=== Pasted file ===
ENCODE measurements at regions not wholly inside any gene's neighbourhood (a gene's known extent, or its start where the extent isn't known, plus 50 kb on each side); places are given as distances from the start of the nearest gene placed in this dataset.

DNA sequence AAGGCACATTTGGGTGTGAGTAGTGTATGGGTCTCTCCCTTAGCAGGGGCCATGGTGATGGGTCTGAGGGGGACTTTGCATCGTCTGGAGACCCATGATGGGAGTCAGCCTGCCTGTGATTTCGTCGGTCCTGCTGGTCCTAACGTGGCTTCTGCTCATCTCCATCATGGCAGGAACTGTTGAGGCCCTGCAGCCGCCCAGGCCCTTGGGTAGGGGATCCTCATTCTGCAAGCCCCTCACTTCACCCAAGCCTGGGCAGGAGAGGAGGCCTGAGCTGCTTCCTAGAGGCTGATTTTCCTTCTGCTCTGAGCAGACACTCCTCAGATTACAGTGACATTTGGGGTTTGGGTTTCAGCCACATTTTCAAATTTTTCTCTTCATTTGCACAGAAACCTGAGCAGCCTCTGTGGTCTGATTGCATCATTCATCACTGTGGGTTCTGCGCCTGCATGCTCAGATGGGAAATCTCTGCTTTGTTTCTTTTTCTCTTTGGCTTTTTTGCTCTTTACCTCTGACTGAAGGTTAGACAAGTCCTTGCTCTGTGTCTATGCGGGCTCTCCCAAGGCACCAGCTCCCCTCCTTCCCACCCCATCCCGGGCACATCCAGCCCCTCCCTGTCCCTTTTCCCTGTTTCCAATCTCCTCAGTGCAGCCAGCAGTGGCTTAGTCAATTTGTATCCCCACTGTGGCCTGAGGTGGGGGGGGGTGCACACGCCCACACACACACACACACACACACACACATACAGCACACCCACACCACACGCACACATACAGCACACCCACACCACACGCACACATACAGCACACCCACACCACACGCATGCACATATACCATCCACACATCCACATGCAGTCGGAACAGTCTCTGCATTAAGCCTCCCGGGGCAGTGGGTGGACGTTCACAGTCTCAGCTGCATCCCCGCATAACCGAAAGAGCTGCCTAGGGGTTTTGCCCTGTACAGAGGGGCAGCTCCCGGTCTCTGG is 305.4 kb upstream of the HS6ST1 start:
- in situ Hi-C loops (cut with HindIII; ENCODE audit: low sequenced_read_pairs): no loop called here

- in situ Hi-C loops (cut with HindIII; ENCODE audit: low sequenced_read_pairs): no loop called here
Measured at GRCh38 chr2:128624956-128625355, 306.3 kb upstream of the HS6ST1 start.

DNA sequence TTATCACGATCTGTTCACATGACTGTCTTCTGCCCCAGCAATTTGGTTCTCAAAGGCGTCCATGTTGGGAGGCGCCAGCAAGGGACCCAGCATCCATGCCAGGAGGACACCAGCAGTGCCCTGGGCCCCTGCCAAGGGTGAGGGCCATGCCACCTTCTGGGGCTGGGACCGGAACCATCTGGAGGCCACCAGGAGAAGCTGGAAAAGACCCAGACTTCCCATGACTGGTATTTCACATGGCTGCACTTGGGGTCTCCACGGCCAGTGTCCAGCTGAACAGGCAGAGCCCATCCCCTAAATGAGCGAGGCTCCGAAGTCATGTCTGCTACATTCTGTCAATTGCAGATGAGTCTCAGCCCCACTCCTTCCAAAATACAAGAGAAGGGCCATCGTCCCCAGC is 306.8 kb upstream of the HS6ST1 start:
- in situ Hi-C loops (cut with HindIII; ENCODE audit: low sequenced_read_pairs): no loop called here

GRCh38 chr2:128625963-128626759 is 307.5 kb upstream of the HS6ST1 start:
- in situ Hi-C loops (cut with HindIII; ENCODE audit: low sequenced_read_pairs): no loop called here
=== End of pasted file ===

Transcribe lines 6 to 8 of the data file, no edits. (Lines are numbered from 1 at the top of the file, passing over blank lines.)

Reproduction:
DNA sequence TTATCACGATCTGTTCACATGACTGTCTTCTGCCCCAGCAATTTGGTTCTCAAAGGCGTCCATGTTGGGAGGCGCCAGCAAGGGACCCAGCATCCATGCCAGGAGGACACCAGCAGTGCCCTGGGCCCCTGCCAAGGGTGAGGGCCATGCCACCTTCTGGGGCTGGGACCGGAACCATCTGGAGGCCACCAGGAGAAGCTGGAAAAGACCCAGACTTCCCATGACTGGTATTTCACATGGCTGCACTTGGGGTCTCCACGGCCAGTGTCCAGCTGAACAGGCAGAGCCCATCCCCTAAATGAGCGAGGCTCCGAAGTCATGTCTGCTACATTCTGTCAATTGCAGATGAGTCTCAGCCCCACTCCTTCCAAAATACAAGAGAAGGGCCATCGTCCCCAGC is 306.8 kb upstream of the HS6ST1 start:
- in situ Hi-C loops (cut with HindIII; ENCODE audit: low sequenced_read_pairs): no loop called here

GRCh38 chr2:128625963-128626759 is 307.5 kb upstream of the HS6ST1 start: